- Nov. 20. Starwood Hotels & Resorts Worldwide reveals data theft at the restaurant and gift shops at 54 of its locations over nearly eight months. The company did not reveal the number of patrons affected by the data breach.
Upcoming Security Events
- Nov. 24-25. Cyber Impact Gateway Conference. ILEC Conference Centre and Ibis London Earls Court, London, UK. Registration: Before Oct. 9 — end users, 1,799 pounds plus VAT; solution providers, 2,799 pounds plus VAT. Before Oct. 30 — end users, 1,899 pounds plus VAT; solution providers, 2,899 pounds plus VAT. Standard — end users, 1,999 pounds plus VAT; solution providers, 2,999 pounds plus VAT.
- Dec. 3. Cloud Security Alliance Los Angeles Summit. Marina del Rey Marriott, 4100 Admiralty Way, Los Angeles. Registration: $96.59, plus $3.40 fee.
- Dec. 4. Privacy & Europe: Debating the “Right to be Forgotten,” Trans-Atlantic Data Flows, and the World’s Toughest New Privacy Laws. Noon ET. Harvard Law School campus, Wasserstein Hall, Room 2009. RVSP to Harvard University Berkman Center for Internet & Society required.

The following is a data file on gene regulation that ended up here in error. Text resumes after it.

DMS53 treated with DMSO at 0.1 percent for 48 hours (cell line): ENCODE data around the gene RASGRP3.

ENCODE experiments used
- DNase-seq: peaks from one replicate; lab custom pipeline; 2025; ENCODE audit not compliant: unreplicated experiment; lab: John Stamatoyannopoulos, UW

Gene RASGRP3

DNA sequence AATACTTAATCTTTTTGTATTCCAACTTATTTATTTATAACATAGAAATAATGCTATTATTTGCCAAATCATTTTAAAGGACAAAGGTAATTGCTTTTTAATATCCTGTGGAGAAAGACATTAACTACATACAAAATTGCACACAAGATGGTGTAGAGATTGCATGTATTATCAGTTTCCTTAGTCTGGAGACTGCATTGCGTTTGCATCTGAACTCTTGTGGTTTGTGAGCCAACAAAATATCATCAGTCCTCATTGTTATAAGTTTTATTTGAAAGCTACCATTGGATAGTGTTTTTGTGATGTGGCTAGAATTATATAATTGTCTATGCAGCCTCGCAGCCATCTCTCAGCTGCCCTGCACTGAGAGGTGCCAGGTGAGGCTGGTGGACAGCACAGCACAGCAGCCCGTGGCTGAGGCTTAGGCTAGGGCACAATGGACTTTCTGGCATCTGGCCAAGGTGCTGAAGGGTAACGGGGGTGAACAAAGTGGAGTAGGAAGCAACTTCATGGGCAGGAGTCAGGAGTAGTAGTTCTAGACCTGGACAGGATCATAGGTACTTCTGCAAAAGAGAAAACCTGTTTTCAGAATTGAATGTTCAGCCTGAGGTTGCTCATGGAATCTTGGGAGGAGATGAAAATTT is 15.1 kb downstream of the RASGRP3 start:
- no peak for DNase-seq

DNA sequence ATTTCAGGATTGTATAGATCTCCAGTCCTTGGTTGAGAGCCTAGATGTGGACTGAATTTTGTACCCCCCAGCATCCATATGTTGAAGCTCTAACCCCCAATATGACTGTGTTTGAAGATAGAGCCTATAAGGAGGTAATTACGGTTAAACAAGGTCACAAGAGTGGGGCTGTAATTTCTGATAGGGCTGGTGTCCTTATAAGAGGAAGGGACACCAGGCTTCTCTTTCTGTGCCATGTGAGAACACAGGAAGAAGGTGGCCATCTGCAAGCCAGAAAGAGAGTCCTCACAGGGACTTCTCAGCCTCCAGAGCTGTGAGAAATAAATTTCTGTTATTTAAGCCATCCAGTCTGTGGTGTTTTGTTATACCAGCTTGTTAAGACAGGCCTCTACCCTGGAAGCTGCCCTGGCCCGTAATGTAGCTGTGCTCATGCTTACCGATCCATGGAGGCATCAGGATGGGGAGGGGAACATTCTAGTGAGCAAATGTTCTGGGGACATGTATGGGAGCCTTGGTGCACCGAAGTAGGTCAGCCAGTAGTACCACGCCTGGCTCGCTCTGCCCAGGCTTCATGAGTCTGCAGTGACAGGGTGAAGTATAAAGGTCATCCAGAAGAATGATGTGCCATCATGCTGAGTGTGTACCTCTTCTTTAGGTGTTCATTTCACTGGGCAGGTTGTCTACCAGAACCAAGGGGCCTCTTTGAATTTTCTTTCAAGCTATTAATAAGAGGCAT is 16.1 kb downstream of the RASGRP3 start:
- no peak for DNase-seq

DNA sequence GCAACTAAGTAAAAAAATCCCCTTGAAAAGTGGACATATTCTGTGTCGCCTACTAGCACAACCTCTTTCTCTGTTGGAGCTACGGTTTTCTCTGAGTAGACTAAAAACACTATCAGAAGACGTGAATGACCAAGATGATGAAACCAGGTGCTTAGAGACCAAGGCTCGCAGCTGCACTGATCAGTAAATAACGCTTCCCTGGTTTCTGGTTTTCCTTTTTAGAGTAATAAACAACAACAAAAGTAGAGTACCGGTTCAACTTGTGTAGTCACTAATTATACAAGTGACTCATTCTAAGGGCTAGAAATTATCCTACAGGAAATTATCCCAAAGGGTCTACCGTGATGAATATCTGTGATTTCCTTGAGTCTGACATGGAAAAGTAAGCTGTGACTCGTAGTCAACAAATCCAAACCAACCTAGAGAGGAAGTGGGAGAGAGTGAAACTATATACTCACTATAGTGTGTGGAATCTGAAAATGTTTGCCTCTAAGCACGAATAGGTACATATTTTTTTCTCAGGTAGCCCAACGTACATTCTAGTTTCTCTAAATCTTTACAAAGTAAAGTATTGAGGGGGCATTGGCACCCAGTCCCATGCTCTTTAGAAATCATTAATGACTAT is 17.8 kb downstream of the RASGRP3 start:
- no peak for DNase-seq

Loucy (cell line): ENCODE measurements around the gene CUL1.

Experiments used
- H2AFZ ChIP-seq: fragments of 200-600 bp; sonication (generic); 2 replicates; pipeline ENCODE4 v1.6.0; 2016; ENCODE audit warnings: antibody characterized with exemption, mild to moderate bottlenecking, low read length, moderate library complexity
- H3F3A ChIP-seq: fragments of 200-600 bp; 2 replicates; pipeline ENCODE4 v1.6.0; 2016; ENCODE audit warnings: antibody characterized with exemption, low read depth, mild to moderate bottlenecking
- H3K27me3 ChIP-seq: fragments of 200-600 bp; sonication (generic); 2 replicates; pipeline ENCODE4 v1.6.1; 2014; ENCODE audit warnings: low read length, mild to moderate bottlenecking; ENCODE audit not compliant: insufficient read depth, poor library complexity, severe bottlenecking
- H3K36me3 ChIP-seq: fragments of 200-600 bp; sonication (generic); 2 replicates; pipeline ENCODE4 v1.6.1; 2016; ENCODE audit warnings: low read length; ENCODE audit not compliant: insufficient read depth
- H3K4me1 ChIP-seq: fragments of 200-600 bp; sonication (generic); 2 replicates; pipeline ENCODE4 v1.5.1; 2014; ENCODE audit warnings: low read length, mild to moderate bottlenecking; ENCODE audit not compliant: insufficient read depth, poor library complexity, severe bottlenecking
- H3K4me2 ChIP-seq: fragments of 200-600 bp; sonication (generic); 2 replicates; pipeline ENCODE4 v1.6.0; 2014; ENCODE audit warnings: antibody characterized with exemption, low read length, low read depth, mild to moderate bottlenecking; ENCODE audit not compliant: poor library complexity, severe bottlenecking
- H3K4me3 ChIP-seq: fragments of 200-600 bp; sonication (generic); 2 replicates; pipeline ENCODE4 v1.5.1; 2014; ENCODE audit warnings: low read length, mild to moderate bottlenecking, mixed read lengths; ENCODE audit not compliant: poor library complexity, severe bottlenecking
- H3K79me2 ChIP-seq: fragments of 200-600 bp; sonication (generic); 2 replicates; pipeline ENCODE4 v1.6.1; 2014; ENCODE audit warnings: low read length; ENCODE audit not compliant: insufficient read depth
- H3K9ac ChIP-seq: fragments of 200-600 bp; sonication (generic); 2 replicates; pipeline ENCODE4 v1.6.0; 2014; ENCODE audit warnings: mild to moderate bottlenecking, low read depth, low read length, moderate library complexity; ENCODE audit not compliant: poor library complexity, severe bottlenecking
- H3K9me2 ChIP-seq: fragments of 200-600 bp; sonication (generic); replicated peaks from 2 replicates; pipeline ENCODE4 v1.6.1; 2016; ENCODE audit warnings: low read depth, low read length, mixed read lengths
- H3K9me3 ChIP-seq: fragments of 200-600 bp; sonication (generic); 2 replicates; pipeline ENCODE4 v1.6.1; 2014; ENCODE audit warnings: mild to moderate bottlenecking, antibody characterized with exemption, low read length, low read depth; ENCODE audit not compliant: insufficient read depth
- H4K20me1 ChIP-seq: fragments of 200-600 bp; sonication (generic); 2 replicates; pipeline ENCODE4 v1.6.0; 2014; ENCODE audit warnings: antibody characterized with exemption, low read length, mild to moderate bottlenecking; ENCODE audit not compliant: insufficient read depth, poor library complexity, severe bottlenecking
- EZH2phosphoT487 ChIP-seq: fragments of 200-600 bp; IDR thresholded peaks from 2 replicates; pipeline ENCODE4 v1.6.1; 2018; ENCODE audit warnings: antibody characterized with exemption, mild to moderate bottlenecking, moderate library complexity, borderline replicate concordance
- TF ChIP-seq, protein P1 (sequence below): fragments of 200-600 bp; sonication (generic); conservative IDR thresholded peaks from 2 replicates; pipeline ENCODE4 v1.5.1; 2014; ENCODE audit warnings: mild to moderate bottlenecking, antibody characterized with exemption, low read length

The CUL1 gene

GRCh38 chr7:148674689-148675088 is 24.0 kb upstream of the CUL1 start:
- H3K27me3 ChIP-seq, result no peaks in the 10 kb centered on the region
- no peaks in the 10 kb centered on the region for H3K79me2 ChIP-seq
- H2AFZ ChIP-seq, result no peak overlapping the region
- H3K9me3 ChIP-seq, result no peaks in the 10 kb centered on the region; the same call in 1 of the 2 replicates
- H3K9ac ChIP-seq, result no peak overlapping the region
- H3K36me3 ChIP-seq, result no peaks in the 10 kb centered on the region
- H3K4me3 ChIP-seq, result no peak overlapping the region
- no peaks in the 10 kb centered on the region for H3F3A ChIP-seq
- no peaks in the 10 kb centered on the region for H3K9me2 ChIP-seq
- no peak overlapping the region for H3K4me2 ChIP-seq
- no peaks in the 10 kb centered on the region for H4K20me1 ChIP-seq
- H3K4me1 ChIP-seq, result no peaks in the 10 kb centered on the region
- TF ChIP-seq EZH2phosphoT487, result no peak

- Dec. 7-9. Gartner Identity & Access Management Summit. Caesars Palace, 3570 Las Vegas Blvd. South, Las Vegas. Registration: $2,695; public sector, $2.225.
- Dec. 8. Threat Hunting with Bro, Sqrrl and Reservoir Labs. 2 p.m. ET. Webinar sponsored by Sqrrl and Reservoir Labs. Free with registration.
- Dec. 9. How Do You Really Know if Your DDoS Protection Solution Will Stop a DDoS Attack? 11 a.m. ET. Webinar sponsored by Arbor Networks. Free with registration.
- Dec. 12. Threats and Defenses on the Internet. Noon ET. Northeastern University, Burlington Campus, 145 South Bedford St., Burlington, Massachusetts. Registration: $6.